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NCJRS Abstract

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NCJ Number: 99571 Find in a Library
Title: Methodology of Theory Construction in Criminology (From Theoretical Methods in Criminology, P 23-54, 1985, Robert F Meier, ed. - See NCJ-99570)
Editor(s): R F Meier
Date Published: 1985
Page Count: 28
Sponsoring Agency: Sage Publications, Inc
Thousand Oaks, CA 91320
Sale Source: Sage Publications, Inc
2455 Teller Road
Thousand Oaks, CA 91320
United States of America
Language: English
Country: United States of America
Annotation: This chapter distinguishes the characteristics of the discursive and formal modes for constructing criminological theory and assesses three criminological theories in accordance with the features of these modes.
Abstract: A mode is defined as 'a set of rules as to a theory's form.' The discursive mode is said to use the conventions of a natural language (such as German or English). The formal mode, on the other hand, uses rules for stating theories, some of which transcend natural language conventions. In discussing some elementary components of a formal mode for constructing criminological theory, the paper considers types of terms, types of statements, rules of deduction, and the tests of a theory. Some limits of formal modes of theory construction are noted as they relate to criminology's central questions. Sutherland's theory of criminality, Merton's theory of anomie and deviance, and Hirschi's control theory are reviewed to identify their formal and discursive features. This assessment is intended as a step toward a formal restatement of these theories, although such restatements are beyond the chapter's scope. The central argument is that formal theory construction facilitates defensible tests of theories; however, criminologists shold retain the discursive mode of theory construction if they are unwilling to have their theories tested as to predictive power. Six notes and 26 references are provided.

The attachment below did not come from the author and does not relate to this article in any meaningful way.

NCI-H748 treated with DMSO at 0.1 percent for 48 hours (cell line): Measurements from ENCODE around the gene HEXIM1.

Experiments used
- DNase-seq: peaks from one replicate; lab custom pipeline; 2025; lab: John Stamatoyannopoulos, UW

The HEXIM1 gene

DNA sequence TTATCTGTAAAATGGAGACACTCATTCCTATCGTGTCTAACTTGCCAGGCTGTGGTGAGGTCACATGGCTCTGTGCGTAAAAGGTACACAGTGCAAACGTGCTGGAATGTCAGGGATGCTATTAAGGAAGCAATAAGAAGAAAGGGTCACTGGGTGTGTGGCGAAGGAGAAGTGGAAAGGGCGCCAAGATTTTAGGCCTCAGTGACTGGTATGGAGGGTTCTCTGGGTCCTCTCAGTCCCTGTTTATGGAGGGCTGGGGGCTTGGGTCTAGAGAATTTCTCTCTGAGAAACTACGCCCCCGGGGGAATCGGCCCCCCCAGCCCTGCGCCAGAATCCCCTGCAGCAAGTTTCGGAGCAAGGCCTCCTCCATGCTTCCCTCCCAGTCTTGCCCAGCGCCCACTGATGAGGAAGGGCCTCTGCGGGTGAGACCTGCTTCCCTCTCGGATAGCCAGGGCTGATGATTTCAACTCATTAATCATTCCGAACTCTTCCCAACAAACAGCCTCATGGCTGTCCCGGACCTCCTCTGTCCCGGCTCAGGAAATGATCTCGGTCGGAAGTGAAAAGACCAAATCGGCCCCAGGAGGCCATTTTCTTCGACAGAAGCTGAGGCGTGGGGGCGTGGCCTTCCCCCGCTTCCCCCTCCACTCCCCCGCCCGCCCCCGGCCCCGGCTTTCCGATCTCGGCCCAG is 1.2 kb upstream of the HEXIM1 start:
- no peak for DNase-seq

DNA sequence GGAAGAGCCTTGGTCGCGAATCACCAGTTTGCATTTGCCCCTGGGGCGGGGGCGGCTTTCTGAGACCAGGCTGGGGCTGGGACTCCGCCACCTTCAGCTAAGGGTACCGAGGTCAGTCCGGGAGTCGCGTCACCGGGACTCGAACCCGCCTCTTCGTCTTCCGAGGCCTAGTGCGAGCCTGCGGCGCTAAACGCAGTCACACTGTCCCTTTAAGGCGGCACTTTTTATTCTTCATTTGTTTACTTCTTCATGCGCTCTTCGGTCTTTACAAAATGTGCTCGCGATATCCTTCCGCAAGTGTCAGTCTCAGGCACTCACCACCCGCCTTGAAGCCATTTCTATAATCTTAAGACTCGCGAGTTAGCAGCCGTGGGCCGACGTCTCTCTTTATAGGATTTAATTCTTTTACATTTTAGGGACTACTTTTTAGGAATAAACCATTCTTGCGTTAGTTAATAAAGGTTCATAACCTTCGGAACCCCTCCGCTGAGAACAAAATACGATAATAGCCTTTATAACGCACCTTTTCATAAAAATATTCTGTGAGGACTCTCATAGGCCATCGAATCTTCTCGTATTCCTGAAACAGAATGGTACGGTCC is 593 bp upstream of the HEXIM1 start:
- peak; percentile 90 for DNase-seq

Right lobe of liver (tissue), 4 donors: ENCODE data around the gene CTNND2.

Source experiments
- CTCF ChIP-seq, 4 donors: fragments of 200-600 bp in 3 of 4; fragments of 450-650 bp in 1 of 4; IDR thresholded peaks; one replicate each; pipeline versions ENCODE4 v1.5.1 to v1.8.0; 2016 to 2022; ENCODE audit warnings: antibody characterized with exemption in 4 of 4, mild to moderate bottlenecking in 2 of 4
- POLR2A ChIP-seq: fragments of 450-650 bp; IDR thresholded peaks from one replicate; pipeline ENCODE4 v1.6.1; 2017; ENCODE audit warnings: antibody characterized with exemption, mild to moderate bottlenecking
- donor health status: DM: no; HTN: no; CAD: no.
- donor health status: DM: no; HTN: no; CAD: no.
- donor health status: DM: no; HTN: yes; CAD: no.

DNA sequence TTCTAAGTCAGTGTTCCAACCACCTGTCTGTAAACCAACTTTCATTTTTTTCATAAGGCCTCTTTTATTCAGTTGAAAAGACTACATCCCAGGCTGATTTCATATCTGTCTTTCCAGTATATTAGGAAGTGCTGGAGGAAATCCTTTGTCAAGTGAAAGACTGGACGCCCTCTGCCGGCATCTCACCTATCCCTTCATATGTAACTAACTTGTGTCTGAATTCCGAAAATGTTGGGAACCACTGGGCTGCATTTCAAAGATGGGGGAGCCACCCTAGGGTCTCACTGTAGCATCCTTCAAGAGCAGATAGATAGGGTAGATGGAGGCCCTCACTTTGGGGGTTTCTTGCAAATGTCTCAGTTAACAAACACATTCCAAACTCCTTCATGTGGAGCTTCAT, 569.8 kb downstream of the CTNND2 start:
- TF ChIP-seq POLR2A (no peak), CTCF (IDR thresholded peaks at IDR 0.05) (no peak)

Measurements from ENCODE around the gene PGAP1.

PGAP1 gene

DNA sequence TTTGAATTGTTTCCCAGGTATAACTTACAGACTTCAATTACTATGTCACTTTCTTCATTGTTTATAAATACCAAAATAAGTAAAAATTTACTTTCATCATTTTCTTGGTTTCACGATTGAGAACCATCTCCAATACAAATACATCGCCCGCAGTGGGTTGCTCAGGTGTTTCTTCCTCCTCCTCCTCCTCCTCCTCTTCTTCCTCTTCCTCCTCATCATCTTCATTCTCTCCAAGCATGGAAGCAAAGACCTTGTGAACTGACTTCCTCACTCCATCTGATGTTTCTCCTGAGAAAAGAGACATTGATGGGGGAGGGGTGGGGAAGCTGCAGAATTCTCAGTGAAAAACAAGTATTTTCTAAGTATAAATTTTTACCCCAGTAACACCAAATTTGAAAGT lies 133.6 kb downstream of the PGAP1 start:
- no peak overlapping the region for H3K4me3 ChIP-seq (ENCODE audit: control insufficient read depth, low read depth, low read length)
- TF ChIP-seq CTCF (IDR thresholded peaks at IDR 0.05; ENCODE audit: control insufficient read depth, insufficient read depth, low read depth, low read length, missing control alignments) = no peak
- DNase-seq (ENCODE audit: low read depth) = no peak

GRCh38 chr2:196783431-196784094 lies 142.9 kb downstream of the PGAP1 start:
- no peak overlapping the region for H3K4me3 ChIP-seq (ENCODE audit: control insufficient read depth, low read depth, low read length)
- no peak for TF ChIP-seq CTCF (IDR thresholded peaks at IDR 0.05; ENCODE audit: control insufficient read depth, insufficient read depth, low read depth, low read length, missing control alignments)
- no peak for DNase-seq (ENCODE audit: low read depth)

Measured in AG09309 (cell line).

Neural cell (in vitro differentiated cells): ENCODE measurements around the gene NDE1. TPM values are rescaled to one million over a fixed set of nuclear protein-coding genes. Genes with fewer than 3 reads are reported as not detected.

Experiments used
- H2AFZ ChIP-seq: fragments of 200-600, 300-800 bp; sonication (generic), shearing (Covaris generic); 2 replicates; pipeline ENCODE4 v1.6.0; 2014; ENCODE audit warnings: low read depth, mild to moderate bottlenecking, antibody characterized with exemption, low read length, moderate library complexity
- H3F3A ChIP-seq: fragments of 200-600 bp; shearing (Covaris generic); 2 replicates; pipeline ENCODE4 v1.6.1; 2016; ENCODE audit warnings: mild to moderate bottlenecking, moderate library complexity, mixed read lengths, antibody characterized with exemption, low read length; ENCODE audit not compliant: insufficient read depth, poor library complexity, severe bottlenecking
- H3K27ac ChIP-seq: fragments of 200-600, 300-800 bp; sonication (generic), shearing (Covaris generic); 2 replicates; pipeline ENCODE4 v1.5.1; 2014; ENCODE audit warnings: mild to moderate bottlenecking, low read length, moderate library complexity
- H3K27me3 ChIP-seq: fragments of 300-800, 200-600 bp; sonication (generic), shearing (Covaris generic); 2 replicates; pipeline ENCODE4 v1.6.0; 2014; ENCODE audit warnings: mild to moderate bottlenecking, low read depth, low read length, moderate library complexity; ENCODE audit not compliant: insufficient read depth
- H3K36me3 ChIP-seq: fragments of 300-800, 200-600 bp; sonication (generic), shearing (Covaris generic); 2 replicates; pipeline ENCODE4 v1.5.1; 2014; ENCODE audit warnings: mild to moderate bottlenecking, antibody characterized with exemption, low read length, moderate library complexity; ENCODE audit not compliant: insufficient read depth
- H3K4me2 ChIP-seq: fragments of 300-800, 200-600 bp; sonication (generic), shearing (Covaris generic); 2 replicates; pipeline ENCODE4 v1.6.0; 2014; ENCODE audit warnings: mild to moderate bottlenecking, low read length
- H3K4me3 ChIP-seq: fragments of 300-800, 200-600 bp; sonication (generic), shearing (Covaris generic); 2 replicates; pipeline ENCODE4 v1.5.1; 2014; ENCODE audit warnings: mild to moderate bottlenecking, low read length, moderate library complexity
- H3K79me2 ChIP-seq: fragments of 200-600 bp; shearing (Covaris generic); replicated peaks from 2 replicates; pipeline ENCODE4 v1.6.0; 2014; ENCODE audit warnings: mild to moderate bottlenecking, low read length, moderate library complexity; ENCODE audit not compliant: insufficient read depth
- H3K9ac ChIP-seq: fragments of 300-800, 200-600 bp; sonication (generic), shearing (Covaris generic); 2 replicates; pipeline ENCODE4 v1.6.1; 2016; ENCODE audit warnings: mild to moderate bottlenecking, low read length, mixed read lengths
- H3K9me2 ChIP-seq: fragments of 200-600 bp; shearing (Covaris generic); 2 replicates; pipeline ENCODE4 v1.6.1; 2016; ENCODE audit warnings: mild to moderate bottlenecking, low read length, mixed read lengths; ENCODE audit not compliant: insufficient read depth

Index Term(s): Criminology; Prediction; Regulations; Theory
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